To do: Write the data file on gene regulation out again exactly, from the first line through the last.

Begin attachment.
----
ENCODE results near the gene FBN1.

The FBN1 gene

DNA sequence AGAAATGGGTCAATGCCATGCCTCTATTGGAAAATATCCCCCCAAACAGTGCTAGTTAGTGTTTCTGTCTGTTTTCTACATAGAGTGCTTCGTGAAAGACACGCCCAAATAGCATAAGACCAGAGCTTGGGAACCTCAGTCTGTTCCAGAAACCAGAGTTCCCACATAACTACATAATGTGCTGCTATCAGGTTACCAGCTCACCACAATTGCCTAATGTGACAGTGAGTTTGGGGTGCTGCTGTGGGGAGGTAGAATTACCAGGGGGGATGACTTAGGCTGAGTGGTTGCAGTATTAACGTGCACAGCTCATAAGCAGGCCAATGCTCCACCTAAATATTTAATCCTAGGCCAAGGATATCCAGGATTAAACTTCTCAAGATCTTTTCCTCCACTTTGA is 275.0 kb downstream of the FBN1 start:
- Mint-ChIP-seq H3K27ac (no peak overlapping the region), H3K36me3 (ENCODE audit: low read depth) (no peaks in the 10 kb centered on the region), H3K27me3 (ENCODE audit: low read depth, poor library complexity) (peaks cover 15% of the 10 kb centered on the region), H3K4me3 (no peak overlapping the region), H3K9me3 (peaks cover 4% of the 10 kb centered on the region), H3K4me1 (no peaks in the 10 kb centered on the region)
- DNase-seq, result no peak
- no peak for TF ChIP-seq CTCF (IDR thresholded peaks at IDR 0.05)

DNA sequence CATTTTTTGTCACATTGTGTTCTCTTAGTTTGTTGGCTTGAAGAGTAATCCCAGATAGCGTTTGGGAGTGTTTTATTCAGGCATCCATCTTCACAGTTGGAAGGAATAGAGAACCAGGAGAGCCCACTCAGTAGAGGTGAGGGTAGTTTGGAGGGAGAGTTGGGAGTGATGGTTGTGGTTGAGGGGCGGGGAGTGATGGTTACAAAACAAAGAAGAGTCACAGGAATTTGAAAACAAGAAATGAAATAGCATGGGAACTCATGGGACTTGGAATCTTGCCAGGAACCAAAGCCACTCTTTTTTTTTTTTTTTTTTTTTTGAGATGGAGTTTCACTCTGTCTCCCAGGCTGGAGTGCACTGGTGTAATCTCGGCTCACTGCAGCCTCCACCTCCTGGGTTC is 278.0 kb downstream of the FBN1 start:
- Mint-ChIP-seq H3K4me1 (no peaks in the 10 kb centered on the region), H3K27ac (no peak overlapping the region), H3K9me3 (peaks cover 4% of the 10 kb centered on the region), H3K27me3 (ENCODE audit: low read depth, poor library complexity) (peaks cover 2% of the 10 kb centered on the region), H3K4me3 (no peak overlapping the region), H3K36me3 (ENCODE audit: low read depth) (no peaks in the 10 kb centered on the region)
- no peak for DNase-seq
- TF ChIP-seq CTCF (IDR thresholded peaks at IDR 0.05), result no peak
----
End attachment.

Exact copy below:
ENCODE results near the gene FBN1.

The FBN1 gene

DNA sequence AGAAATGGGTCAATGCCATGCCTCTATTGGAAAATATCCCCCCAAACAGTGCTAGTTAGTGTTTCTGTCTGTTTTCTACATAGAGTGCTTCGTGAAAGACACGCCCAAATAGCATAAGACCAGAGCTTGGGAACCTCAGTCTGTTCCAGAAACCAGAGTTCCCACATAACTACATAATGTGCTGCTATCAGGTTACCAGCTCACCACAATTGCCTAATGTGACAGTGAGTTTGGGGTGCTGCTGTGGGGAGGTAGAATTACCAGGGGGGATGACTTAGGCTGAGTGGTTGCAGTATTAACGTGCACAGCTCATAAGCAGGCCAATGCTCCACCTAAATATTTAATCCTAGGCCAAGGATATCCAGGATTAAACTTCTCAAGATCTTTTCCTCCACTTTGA is 275.0 kb downstream of the FBN1 start:
- Mint-ChIP-seq H3K27ac (no peak overlapping the region), H3K36me3 (ENCODE audit: low read depth) (no peaks in the 10 kb centered on the region), H3K27me3 (ENCODE audit: low read depth, poor library complexity) (peaks cover 15% of the 10 kb centered on the region), H3K4me3 (no peak overlapping the region), H3K9me3 (peaks cover 4% of the 10 kb centered on the region), H3K4me1 (no peaks in the 10 kb centered on the region)
- DNase-seq, result no peak
- no peak for TF ChIP-seq CTCF (IDR thresholded peaks at IDR 0.05)

DNA sequence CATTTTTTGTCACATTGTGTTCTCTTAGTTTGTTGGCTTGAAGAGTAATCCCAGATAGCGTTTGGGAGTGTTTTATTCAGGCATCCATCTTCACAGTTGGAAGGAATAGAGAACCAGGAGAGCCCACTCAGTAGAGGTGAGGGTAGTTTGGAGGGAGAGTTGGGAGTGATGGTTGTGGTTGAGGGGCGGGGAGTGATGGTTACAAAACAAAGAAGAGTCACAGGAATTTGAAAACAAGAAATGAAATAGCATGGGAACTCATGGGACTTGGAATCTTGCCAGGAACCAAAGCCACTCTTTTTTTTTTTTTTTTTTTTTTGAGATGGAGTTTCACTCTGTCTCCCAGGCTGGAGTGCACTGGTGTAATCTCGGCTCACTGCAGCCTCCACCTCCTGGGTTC is 278.0 kb downstream of the FBN1 start:
- Mint-ChIP-seq H3K4me1 (no peaks in the 10 kb centered on the region), H3K27ac (no peak overlapping the region), H3K9me3 (peaks cover 4% of the 10 kb centered on the region), H3K27me3 (ENCODE audit: low read depth, poor library complexity) (peaks cover 2% of the 10 kb centered on the region), H3K4me3 (no peak overlapping the region), H3K36me3 (ENCODE audit: low read depth) (no peaks in the 10 kb centered on the region)
- no peak for DNase-seq
- TF ChIP-seq CTCF (IDR thresholded peaks at IDR 0.05), result no peak